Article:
Old Blue Tie was back, but not exactly in top form. The official topic of George W. Bush's speech last night was his grand plan for rebuilding Iraq, but the address may have been prompted more by a political crisis than by foreign policy: A new poll showed Bush receiving his lowest public approval rating ever for his handling of the war he started.

It is doubtful Bush changed millions of minds with last night's speech, which was delivered in the extremely friendly surroundings of the U.S. Army War College in Carlisle, Pa., but without much energy or urgency. Bush didn't look terribly convinced by his own argument that the situation in Iraq is improving, nor did he appear all that thrilled by his five-point plan to bring about "Iraqi freedom" in the future.

"We're makin' progress," Bush said in his colloquial way. "You're makin' speeches," a skeptic might justifiably have retorted.

The speech, just over 30 minutes long, was semi-nationally televised. It was carried on cable news networks like Fox's and NBC's CNBC and MSNBC, but the four major broadcast networks decided not to air it. The White House did not formally request the time, and the networks determined in advance that the news content of the speech was low, while perhaps feeling the partisan content was high. Bush is, after all, not only the president but a candidate for the presidency.

Perhaps the networks should be faulted for not carrying the speech anyway, out of deference to the chief executive and leader of the free world, whether they subjectively felt it newsy or not. Besides, the probable reason they opted out was a matter of profits: This was the last Monday night of the May ratings sweeps (which officially end tomorrow night), and the networks wanted to hew to scheduled programming and the commercials therein.

And so the tattered old NBC peacock turned its back on the president to offer two episodes of its ultimate dumb-downer, "Fear Factor," the program on which women in bikinis eat worms. ABC, meanwhile, ignored the president for "A Beautiful Mind" -- that is, the film of that title, getting its network debut.

While Bush's oratorical prowess has never been awe-inspiring -- he's inferior even to his father as a galvanizer -- he has still, to a large degree, mastered the basics of TV speechmaking -- short, punchy sentences for the most part, with clarity given precedence over emotional eloquence. Last night's speech was clear enough but also dry and dispirited. Not even the military audience gave the impression of being enraptured, and the speech was interrupted only a few times for applause -- once when Bush praised the work of the coalition troops, mostly American, once when he said "terrorists will not determine the future of Iraq," and so on.

Bush appeared to be using three prompting devices: one to his left, one to his right and one in the center, mounted on the camera used for the head-on shot. Bush was best when relying on that camera. When he looked to his right or left to read the speech, he seemed to be peering far into the distance, certainly not making contact with viewers at home. It's not as if the hall is so cavernous that Bush had to reach people in remote mezzanines and balconies.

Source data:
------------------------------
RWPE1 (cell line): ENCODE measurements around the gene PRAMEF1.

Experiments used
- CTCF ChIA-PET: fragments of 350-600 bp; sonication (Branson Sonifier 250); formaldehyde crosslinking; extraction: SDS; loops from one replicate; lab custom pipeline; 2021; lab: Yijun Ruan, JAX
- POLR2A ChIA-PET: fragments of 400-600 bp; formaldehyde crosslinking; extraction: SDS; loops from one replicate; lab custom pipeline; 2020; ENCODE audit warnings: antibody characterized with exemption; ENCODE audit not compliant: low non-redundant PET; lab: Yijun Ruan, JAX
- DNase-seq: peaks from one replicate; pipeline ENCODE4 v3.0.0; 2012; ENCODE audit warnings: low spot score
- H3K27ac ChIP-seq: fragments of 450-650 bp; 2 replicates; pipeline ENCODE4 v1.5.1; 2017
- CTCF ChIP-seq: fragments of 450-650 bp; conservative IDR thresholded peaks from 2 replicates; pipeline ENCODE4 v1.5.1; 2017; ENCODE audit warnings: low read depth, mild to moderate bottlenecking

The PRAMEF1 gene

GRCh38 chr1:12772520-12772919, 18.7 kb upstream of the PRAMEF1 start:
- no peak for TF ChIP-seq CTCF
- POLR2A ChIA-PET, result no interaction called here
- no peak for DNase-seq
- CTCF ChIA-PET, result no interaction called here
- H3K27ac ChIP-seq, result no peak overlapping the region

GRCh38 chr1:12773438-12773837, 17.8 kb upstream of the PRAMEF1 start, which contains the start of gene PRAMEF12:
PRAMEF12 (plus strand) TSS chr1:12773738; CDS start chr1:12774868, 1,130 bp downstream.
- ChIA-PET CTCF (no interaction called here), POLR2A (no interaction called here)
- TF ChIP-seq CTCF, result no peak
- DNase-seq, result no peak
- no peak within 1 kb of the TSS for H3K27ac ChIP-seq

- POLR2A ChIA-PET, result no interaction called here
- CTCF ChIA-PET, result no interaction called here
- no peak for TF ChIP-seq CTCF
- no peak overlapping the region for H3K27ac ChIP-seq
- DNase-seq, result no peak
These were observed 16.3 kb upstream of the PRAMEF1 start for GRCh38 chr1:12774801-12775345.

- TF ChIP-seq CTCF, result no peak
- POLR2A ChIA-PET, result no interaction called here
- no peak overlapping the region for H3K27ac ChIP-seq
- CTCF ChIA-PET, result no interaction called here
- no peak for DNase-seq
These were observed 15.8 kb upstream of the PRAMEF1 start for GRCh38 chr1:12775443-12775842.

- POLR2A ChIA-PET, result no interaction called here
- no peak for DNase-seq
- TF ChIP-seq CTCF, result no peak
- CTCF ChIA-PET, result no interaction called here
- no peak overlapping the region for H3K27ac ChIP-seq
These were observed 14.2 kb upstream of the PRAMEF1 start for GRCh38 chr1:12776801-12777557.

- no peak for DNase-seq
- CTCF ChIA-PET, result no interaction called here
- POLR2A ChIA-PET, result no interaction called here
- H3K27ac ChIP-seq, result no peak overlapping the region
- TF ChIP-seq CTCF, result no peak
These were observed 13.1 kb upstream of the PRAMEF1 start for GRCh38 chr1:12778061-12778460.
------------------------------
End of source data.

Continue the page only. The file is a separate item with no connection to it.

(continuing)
Besides, it's the folks at home who matter, the audience Bush really needs to impress. It's unlikely he did that last night. In addition to a generally lackluster delivery, Bush stumbled over the crucial name Abu Ghraib, the now infamous prison where grisly torture of Iraqi prisoners by U.S. troops has become an international scandal as well as an enormous embarrassment to the Bush administration.

Bush pledged to build a nice new prison and tear down Abu Ghraib when it's completed.

When he finished the speech, Bush was given a pro forma standing ovation, then remained in the room to shake as many outstretched hands as possible.

In post-speech analysis on the Fox News Channel, columnist Charles Krauthammer praised Bush for presenting "a more realistic vision" of the Iraq scenario than in past speeches. The president "succeeded to that extent" in what he set out to accomplish, Krauthammer told anchor Brit Hume, neither of them quite bursting into hip-hip-hoorays. On the same network Fred Barnes complained that Bush had inadequately addressed the issue of safety for civilian workers and other Westerners in Iraq during the reconstruction process. "He didn't say enough about that," Barnes grumped.

The speech was so bland that even the usual suspects had a hard time working up much indignation or exaltation over it.

Over on CNN, blank-faced correspondent John King told anchor Paula Zahn that the speech contained "no new policies . . . at all," thus inadvertently helping to explain why only cable networks and not the big four broadcast networks bothered to carry it. Bush reportedly plans to make five more speeches on the subject of progress in Iraq -- if any -- but he might as well make them by telephone if they're all going to be as unimpressive and uninspired as last night's was.

Of course, most people by now have probably heard the rumor, or the wild conjecture, that Osama bin Laden either will be caught just in time for the November election or has in fact already been caught and is being held in captivity so he can be sprung strategically as an "October surprise" -- one that will clinch the election for Bush. If that's true -- and this is an age of incredible-but-truisms -- Bush can make the worst speeches of his career and no one will care.

In that sense only, last night's was a good beginning.

President Bush waves to a crowd friendly to his message, delivered last night at the U.S. Army War College.